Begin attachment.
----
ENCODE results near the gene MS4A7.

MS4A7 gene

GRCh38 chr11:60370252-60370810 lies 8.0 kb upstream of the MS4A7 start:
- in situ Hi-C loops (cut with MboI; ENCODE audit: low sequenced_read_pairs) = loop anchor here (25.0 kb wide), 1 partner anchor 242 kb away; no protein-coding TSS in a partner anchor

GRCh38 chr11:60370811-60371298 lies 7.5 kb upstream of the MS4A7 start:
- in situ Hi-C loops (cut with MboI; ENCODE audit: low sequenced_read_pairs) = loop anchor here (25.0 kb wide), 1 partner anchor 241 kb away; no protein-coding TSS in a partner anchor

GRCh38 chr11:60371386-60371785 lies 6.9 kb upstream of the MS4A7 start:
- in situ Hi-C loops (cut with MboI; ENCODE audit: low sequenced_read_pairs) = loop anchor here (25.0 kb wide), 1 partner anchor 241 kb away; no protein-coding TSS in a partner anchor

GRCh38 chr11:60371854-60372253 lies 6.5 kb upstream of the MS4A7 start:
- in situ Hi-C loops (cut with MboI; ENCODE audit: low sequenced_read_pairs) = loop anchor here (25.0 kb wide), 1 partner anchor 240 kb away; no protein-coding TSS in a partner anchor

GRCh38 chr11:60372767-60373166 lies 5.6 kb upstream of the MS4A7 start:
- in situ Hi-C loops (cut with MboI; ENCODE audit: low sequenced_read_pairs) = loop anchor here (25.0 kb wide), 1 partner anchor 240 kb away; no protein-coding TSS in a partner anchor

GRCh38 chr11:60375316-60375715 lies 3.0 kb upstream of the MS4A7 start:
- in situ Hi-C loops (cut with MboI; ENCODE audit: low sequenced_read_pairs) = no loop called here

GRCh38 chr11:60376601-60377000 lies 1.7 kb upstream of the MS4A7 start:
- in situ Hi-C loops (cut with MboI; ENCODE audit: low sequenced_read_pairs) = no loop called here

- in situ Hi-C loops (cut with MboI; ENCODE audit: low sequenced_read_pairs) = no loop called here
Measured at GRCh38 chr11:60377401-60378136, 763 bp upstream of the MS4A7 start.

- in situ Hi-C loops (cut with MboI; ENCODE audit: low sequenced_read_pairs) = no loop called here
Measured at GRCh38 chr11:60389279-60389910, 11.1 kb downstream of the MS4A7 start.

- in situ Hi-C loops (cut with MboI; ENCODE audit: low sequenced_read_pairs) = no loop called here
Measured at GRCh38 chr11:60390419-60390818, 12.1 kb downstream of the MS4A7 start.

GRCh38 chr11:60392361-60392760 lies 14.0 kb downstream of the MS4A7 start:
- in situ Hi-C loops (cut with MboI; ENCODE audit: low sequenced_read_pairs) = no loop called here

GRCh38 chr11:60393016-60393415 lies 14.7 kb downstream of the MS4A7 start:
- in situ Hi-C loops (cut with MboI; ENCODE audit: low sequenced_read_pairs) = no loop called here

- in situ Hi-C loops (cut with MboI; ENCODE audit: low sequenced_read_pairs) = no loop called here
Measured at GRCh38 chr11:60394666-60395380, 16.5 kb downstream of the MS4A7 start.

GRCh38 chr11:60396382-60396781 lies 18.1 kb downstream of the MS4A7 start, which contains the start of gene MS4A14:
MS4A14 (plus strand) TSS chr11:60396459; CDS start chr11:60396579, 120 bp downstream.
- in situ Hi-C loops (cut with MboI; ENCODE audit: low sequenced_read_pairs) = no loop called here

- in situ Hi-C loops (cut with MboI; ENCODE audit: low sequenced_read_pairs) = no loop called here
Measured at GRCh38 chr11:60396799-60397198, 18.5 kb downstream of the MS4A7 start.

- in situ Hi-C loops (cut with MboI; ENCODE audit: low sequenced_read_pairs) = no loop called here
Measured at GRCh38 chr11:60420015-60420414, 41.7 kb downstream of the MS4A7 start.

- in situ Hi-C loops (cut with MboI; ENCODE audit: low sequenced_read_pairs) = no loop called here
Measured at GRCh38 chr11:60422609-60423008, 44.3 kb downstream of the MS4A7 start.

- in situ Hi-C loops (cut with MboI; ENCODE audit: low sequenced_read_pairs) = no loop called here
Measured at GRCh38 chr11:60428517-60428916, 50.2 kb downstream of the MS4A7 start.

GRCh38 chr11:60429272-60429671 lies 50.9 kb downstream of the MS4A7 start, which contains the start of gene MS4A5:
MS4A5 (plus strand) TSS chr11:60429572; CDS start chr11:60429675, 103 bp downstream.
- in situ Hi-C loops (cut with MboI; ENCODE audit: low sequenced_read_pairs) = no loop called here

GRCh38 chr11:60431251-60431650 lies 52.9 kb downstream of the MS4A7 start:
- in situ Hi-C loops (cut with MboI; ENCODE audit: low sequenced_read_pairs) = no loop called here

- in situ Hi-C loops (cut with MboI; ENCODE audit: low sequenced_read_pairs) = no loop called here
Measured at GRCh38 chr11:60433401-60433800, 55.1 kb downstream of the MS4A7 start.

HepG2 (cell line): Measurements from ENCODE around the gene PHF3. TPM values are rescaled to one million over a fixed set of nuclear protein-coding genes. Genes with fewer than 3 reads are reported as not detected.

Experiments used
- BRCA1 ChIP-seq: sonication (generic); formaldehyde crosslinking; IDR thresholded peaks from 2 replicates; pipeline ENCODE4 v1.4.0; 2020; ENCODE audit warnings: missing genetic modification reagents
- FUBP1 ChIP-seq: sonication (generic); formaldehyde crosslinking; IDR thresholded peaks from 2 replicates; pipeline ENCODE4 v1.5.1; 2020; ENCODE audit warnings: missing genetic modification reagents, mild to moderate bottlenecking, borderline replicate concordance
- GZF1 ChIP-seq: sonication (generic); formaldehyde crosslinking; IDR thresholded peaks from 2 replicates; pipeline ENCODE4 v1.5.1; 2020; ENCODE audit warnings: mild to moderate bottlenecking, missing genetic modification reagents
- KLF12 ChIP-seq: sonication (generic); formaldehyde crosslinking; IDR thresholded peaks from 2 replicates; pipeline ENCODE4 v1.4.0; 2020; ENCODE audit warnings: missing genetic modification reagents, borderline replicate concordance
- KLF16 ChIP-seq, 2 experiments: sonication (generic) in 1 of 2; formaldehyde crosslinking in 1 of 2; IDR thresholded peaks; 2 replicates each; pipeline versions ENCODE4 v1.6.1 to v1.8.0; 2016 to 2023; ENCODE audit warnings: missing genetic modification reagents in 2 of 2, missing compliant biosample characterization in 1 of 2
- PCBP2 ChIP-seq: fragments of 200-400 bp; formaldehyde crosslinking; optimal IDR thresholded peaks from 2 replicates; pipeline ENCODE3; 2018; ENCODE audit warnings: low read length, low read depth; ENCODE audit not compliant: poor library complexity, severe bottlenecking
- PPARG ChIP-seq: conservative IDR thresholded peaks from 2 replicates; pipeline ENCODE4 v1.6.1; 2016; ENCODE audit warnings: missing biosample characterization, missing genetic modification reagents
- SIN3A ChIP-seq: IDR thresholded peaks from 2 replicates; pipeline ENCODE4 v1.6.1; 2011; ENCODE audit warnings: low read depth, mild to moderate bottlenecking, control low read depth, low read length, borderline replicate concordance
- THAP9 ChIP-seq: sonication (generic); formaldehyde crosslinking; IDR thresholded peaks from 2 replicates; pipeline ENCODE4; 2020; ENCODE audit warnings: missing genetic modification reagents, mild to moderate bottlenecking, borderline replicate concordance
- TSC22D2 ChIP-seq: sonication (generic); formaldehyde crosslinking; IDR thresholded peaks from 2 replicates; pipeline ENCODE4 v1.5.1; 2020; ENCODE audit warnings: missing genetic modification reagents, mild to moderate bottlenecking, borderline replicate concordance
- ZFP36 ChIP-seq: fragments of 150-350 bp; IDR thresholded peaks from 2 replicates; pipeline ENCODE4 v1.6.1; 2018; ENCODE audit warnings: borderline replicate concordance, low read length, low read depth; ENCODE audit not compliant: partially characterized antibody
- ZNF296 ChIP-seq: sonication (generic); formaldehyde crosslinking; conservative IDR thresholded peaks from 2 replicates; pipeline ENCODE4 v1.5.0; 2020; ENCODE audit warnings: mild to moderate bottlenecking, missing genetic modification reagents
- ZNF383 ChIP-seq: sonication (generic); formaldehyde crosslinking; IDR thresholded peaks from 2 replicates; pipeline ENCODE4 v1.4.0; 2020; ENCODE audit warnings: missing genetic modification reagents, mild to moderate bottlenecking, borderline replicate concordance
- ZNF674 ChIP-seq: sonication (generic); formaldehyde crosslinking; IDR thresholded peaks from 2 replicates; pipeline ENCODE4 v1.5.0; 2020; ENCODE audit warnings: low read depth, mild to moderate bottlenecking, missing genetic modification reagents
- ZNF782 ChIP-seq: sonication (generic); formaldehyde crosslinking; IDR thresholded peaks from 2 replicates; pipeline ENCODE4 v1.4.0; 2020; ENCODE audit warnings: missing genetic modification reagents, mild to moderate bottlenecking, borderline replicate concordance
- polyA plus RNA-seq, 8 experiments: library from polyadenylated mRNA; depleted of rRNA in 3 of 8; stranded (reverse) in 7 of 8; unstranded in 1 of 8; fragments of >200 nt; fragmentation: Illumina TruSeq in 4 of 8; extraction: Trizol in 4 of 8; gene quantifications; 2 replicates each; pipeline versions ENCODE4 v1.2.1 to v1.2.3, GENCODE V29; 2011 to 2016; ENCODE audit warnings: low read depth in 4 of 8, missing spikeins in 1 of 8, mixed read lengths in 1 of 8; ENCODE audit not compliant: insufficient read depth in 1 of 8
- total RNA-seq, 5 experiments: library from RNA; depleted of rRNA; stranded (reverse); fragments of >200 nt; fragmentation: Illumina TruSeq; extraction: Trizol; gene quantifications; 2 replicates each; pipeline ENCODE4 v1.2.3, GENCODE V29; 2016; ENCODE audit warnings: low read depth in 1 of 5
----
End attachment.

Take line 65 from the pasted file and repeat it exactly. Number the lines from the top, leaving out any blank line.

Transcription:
- total RNA-seq, 5 experiments: library from RNA; depleted of rRNA; stranded (reverse); fragments of >200 nt; fragmentation: Illumina TruSeq; extraction: Trizol; gene quantifications; 2 replicates each; pipeline ENCODE4 v1.2.3, GENCODE V29; 2016; ENCODE audit warnings: low read depth in 1 of 5